4. Crack open some eggs in2 a small bowl, mix them up in2 a 'uni4m consistency' (maybe abt 1 egg per 2 cups water, am not 'fully confident abt my egg-2-water ratios')
5. Make sure the water is boiling. While stirring the soup, drop the eggs in2 it, keep stirring as the eggs become 'opaque' / 'stringy'
6. Keep cooking till the textures of all the veggies r 'as u like it'
7. Serve 2 urself/soon-2-be adoring CEDS fans

Do u feel the urge 2 'blog abt soup' when u 'make some tasty soup'?
What kinds of soup are 'most blog-worthy'?
Is soup 'the best food' / 'actually a drink'?
Is soup art?
Is Curry Egg-Drop Soup the 'Merriweather Post Pavilion of 2k11 (& soup)' [via winning the year @ the outset]?
Will Curry Egg-Drop Soup rescue alt music/life in 2k11 / the 2kteens decade?
Is 'plagiarizing Carles’s personal writing brand' totes lamestream @ this point or is it still 'an understandable desire' / 'charming' [via sincerest 4m of flattery]?

MEXICO

Posted July 19, 2010 by jbdowse
Categories: food

In honor of the utilitarian, delicious, and super-cheap restaurant Las Cuatro Milpas in Barrio Logan, San Diego, where I ate rice and beans with two tortillas (all cooked in delicious lard, so I was playing fast & loose with vegetarianism) and extreme hot sauce and huge quantities of cilantro basically every weekday of June during my summer urban design studio, tonight my dad and I cooked a rice/beans/pico-de-gallo thing, which follows:

RICE
I used a cup of brown short-grain rice and a half cup of brown long-grain rice, mixed together, as that was what was on hand; just the usual preparation, a teense more than twice as much water as rice, etc etc.

PICO DE GALLO-ISH
My dad chopped up a bunch of veggies on hand: red & green bell peppers, a little bit of onion (didn’t want the mix to be too throat-scratchy), and cuke, and then mixed in some commercial salsa and a little bit of pasta sauce, not so much that the fresh veg were swimming in them.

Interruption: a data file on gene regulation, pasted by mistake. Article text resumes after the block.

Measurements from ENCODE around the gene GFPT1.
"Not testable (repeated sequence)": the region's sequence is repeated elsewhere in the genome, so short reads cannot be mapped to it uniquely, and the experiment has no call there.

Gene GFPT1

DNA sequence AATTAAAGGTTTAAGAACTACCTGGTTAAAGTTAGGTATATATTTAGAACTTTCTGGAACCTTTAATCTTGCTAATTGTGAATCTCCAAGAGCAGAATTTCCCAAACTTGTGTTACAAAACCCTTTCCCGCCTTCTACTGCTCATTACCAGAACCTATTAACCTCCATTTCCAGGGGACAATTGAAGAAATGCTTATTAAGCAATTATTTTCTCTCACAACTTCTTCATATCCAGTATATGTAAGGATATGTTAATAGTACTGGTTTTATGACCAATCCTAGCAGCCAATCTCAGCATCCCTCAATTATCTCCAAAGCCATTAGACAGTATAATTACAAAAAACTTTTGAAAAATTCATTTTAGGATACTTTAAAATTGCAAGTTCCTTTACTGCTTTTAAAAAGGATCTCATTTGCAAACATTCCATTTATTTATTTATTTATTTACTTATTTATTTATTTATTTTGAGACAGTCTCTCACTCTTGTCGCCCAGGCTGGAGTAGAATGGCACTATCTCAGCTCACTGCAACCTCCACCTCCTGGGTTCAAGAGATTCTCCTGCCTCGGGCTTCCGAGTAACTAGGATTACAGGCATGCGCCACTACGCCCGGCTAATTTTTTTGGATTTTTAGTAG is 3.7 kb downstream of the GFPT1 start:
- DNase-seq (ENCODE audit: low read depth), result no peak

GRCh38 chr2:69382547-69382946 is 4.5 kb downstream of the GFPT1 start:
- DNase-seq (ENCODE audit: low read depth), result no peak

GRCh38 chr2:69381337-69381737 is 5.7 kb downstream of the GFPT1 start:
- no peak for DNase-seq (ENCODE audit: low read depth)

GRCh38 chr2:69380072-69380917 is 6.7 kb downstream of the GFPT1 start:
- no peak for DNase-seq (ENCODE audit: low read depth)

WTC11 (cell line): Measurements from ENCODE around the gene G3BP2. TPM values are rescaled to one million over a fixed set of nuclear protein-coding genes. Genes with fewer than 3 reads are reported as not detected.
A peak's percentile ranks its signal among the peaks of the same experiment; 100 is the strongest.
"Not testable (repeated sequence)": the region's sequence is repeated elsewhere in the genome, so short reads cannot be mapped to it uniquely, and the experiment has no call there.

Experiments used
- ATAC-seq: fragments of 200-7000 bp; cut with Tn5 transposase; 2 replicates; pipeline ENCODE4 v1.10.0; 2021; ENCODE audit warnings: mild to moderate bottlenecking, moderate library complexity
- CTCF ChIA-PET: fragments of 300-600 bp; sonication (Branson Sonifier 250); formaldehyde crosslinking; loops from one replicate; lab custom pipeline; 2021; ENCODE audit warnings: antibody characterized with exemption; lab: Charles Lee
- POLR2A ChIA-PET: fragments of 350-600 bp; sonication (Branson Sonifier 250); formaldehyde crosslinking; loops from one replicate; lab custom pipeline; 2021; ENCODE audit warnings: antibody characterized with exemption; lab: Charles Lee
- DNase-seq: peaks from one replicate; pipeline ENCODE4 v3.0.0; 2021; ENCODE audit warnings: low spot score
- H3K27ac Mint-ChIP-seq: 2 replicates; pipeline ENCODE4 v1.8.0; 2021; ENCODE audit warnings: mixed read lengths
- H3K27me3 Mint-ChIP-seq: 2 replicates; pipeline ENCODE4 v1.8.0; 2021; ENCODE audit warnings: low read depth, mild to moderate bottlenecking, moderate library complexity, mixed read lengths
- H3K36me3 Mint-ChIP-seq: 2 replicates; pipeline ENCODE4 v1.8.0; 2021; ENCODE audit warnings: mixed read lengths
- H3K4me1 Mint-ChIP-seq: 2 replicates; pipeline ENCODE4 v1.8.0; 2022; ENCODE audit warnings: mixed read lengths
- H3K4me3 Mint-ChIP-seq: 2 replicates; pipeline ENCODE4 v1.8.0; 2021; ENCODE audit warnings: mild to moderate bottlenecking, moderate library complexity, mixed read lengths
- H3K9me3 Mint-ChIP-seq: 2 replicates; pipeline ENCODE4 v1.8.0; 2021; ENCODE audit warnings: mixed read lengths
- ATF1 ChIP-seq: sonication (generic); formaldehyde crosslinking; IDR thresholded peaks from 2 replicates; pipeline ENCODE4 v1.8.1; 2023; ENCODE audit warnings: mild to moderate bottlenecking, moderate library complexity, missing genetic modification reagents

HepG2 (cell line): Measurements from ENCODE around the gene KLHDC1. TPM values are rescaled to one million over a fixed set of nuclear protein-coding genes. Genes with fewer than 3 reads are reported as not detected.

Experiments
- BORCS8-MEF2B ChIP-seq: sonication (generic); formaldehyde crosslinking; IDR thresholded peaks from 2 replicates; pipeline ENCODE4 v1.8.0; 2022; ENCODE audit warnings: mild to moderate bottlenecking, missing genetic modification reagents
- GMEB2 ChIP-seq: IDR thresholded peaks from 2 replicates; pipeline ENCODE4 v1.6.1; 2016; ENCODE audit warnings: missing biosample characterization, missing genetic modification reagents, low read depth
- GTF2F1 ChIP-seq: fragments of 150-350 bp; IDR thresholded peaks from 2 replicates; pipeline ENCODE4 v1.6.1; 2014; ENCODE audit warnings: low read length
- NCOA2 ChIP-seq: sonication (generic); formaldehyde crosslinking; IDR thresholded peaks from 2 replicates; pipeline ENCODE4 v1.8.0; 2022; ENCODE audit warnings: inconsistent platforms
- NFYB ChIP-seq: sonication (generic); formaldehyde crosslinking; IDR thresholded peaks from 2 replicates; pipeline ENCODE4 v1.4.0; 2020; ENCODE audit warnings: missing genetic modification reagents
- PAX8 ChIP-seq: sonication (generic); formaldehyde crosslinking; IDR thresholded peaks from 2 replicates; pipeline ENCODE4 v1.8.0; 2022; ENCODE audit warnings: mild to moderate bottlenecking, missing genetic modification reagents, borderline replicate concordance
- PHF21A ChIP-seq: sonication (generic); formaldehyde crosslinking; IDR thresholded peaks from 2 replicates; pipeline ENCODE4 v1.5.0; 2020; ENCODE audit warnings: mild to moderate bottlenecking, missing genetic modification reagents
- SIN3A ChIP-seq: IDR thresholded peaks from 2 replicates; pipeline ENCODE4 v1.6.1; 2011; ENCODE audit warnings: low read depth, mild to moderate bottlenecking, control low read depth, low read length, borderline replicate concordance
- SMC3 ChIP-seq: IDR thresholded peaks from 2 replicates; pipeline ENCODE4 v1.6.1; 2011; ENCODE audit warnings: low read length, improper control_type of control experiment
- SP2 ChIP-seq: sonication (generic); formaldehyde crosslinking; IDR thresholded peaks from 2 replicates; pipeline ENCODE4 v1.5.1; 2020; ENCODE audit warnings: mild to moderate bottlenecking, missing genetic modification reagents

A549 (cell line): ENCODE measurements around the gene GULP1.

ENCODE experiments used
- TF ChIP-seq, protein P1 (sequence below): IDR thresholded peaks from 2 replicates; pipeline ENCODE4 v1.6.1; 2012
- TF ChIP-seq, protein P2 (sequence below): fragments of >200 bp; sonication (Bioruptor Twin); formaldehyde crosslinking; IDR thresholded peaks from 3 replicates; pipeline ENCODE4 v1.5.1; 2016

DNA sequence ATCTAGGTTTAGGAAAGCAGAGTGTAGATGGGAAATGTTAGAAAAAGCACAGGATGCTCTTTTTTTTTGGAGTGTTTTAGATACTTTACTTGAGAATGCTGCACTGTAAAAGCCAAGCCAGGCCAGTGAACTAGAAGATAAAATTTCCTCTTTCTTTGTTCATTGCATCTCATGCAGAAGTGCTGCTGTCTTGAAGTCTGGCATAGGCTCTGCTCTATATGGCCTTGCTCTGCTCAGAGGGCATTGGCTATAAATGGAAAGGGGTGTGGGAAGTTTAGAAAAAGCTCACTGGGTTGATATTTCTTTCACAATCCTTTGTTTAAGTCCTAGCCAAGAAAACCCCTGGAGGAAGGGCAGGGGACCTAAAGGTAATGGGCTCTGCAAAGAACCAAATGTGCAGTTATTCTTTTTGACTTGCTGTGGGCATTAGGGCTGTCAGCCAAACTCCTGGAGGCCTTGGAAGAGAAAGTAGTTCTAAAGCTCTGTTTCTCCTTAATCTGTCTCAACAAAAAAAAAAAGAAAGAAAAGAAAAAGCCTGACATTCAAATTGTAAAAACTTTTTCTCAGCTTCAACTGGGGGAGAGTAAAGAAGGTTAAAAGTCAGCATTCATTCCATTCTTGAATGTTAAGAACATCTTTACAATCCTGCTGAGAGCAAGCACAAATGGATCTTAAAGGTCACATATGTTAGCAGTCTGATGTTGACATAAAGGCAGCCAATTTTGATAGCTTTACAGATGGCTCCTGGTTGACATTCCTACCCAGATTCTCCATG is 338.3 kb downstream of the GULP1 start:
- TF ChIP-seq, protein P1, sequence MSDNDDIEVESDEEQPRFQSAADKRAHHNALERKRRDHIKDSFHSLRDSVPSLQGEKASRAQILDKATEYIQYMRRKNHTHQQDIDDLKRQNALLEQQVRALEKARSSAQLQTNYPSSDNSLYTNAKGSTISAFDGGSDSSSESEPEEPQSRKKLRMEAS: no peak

BEANS
1. Saute some chopped onion with salt in olive oil at the bottom of a pot
2. Dump in a can of black beans and a can of black-eyed peas (or whatever you want, that’s what I used)
3. Chop up some manzanilla olives somewhat finely and dump ’em in — this was the operative ingredient, lending a nice little bit of tartness to things
4. Other seasonings: black pepper, cayenne pepper, coriander, all to taste

CHEEZ
I grated parmesan and xtra-sharp cheddar, both finely, mixed together in a bowl, for topping things.

I would recommend a pile of cilantro, which we didn’t have; that’s why I used coriander in the beans, since they’re the same plant, even though they’re totally different flavors. IT’S A COPING MECHANISM.

The pico de gallo can be served on the side or mixed in with the beans & rice, whatever you want.

P.S. Definitely go to Las Cuatro Milpas if yr in San Diego; it’s open for lunch (opens in the morning sometime, closes at 3) and it’s located here. If you’re strictly vegetarian, i.e. no lard, yr out of luck, but if you’re being flexible as I was, I recommend the rice and beans. The small size is already super-filling, so unless you want leftovers, don’t get the large. If you are omnivorous, get the rice & beans with chorizo mixed in, as that is the crowning glory of Milpas, according to consensus among my fellow pilgrims. One cup of the hot sauce will easily serve several people. It really is super-cheap: $3 or $3.5 for the rice and beans sans chorizo, $3.5 or $4 for with (sorry I forgot already, Milpas), for a nap-inducing amount of substance. Here is an article I just found about Milpas with some interesting background that I hadn’t known about.

HEARTY EGG DROP SOUP, BROWNING-STYLE

Posted January 10, 2010 by jbdowse
Categories: food

IT’S A NEW DECADE AND IT FOLLOWS THAT IT IS TIME FOR A NEW RECIPE

These quantities are a little bit approximate because, as usual, this was improvised.

INGREDIENCE

  • 2 qt water
  • 1 bouillon cube (I used vegetable bouillon because ask Morrissey about it)
  • olive oil
  • 2 small tates or one large one
  • 2 stalks of celery
  • 1-2 carrots
  • 1-2 small onions or up to 1 big one
  • 3 eggs
  • mustard powder
  • cayenne pepper
  • coriander
  • salt

INSTRUCTOHS

  1. Get the water het up in a pot (should be boiling when the eggs go in at the end).
  2. Put the bouillon cube in and stir it around, or not. Whatever.